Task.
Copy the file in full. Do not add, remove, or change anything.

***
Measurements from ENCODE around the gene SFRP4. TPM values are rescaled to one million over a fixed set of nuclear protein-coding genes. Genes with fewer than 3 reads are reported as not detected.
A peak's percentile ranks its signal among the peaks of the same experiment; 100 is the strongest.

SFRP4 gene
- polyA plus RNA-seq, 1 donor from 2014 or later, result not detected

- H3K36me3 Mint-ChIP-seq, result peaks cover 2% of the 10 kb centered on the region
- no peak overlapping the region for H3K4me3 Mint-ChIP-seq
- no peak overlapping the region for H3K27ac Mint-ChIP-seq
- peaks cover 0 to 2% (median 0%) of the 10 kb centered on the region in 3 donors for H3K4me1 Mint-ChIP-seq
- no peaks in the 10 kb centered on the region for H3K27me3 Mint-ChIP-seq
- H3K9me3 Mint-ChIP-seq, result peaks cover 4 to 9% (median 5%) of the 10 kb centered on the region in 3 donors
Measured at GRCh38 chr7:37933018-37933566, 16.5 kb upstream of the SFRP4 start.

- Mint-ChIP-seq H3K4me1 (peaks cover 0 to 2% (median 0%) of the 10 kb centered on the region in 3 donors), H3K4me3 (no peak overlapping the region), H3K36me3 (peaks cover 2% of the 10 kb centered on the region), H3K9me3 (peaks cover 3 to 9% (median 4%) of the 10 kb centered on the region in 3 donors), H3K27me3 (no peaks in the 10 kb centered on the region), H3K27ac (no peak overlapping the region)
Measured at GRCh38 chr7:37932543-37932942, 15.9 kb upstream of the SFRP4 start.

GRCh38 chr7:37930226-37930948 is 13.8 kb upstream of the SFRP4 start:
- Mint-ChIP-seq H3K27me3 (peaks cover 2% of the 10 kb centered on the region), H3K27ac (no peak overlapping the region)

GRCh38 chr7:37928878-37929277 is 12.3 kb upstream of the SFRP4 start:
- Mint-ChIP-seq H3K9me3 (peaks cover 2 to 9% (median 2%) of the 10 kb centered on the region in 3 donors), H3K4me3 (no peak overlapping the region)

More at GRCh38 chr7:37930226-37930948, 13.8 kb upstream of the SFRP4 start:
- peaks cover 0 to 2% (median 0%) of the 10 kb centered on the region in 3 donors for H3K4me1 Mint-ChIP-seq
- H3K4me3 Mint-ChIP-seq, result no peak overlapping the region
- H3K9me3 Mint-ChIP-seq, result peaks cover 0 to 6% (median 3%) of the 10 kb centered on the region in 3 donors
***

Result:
Measurements from ENCODE around the gene SFRP4. TPM values are rescaled to one million over a fixed set of nuclear protein-coding genes. Genes with fewer than 3 reads are reported as not detected.
A peak's percentile ranks its signal among the peaks of the same experiment; 100 is the strongest.

SFRP4 gene
- polyA plus RNA-seq, 1 donor from 2014 or later, result not detected

- H3K36me3 Mint-ChIP-seq, result peaks cover 2% of the 10 kb centered on the region
- no peak overlapping the region for H3K4me3 Mint-ChIP-seq
- no peak overlapping the region for H3K27ac Mint-ChIP-seq
- peaks cover 0 to 2% (median 0%) of the 10 kb centered on the region in 3 donors for H3K4me1 Mint-ChIP-seq
- no peaks in the 10 kb centered on the region for H3K27me3 Mint-ChIP-seq
- H3K9me3 Mint-ChIP-seq, result peaks cover 4 to 9% (median 5%) of the 10 kb centered on the region in 3 donors
Measured at GRCh38 chr7:37933018-37933566, 16.5 kb upstream of the SFRP4 start.

- Mint-ChIP-seq H3K4me1 (peaks cover 0 to 2% (median 0%) of the 10 kb centered on the region in 3 donors), H3K4me3 (no peak overlapping the region), H3K36me3 (peaks cover 2% of the 10 kb centered on the region), H3K9me3 (peaks cover 3 to 9% (median 4%) of the 10 kb centered on the region in 3 donors), H3K27me3 (no peaks in the 10 kb centered on the region), H3K27ac (no peak overlapping the region)
Measured at GRCh38 chr7:37932543-37932942, 15.9 kb upstream of the SFRP4 start.

GRCh38 chr7:37930226-37930948 is 13.8 kb upstream of the SFRP4 start:
- Mint-ChIP-seq H3K27me3 (peaks cover 2% of the 10 kb centered on the region), H3K27ac (no peak overlapping the region)

GRCh38 chr7:37928878-37929277 is 12.3 kb upstream of the SFRP4 start:
- Mint-ChIP-seq H3K9me3 (peaks cover 2 to 9% (median 2%) of the 10 kb centered on the region in 3 donors), H3K4me3 (no peak overlapping the region)

More at GRCh38 chr7:37930226-37930948, 13.8 kb upstream of the SFRP4 start:
- peaks cover 0 to 2% (median 0%) of the 10 kb centered on the region in 3 donors for H3K4me1 Mint-ChIP-seq
- H3K4me3 Mint-ChIP-seq, result no peak overlapping the region
- H3K9me3 Mint-ChIP-seq, result peaks cover 0 to 6% (median 3%) of the 10 kb centered on the region in 3 donors